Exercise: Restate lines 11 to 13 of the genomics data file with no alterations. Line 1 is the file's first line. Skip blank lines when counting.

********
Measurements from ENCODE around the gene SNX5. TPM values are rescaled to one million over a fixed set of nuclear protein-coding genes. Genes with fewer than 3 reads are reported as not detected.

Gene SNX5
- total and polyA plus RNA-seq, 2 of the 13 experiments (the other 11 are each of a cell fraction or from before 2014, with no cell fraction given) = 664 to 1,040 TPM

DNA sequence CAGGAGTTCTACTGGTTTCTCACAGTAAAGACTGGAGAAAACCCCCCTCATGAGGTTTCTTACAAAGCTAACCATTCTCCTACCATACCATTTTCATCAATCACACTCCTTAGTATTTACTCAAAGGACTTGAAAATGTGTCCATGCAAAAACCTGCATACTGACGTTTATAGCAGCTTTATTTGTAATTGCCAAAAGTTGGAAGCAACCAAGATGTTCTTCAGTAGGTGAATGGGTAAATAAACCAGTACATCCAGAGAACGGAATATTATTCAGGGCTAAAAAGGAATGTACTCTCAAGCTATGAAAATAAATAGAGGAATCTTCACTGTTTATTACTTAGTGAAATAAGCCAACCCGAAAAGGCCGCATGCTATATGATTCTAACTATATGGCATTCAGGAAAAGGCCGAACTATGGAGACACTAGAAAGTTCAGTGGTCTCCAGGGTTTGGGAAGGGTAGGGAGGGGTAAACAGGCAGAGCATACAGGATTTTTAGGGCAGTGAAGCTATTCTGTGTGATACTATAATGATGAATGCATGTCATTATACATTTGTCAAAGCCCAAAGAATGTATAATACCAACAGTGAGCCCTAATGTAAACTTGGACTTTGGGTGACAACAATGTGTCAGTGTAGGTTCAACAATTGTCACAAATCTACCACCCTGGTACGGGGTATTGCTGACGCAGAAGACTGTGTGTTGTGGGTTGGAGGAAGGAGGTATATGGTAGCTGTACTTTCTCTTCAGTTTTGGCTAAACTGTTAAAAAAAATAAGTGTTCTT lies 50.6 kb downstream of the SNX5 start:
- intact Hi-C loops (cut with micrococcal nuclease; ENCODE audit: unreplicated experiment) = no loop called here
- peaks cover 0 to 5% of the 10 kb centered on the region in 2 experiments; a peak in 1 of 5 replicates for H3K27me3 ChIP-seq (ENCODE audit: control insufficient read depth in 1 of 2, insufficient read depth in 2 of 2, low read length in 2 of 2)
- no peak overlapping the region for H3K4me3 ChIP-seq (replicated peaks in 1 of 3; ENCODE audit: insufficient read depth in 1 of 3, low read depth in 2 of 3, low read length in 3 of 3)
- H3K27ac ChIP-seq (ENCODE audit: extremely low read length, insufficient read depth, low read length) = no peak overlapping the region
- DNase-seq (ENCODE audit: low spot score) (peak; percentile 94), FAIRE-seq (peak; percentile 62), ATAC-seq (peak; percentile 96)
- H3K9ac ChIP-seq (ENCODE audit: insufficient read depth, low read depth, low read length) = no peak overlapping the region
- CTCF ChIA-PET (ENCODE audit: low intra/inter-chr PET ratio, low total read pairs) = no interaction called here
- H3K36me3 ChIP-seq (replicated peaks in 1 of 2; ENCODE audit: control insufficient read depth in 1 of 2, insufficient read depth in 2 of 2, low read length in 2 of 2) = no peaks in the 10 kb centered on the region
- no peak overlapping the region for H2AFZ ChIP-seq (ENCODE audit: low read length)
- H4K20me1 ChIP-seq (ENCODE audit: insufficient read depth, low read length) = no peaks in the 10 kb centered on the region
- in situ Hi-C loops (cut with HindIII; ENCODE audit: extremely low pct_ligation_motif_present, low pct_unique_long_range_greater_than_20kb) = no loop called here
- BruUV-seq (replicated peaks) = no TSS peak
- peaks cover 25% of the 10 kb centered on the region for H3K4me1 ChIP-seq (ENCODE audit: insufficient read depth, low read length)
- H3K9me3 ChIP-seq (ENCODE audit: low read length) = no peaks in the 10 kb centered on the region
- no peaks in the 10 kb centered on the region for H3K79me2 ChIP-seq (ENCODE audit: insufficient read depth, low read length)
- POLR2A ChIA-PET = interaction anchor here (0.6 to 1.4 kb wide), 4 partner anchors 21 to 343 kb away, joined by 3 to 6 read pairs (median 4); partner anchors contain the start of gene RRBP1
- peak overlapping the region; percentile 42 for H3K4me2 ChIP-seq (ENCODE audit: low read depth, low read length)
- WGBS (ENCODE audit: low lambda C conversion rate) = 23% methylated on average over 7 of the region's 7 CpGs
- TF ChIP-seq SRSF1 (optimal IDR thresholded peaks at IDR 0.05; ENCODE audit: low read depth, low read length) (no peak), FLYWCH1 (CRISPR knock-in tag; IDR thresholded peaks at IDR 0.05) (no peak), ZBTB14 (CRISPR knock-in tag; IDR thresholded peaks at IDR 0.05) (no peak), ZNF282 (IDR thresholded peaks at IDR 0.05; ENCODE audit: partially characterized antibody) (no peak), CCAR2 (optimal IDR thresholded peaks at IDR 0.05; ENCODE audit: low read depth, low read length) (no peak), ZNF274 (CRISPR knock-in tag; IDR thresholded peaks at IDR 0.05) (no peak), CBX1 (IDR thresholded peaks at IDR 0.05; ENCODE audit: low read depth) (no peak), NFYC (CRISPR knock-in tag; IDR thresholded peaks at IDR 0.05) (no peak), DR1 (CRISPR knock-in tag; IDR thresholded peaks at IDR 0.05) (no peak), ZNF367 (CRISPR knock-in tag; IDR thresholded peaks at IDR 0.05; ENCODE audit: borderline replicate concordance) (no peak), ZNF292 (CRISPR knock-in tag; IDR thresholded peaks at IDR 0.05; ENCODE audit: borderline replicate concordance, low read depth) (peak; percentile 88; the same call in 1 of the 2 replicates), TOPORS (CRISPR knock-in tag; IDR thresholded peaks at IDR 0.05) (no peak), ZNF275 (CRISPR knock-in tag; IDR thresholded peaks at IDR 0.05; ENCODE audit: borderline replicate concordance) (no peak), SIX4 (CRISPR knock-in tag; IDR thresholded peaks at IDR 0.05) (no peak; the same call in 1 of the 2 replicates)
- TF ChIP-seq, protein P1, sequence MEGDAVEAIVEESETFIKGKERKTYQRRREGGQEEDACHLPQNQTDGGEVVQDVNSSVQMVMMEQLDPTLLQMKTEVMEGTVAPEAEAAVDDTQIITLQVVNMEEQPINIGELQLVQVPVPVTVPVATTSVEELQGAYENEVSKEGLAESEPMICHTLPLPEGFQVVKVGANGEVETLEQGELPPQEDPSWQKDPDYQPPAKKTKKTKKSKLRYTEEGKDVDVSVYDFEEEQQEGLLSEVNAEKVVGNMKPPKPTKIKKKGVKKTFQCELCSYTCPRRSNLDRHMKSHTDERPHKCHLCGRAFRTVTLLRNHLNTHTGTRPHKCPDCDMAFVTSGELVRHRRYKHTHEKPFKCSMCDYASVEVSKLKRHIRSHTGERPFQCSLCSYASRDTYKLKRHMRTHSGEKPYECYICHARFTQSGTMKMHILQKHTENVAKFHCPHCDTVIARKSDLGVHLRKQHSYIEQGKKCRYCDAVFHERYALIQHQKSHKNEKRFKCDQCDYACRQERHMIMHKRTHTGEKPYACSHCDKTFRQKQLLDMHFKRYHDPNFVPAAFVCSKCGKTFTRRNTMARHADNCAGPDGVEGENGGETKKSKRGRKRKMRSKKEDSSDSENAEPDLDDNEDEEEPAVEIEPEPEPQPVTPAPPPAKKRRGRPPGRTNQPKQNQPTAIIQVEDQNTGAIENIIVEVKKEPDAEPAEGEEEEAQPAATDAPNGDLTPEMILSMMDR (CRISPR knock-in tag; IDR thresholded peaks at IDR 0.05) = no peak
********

- CTCF ChIA-PET (ENCODE audit: low intra/inter-chr PET ratio, low total read pairs) = no interaction called here
- H3K36me3 ChIP-seq (replicated peaks in 1 of 2; ENCODE audit: control insufficient read depth in 1 of 2, insufficient read depth in 2 of 2, low read length in 2 of 2) = no peaks in the 10 kb centered on the region
- no peak overlapping the region for H2AFZ ChIP-seq (ENCODE audit: low read length)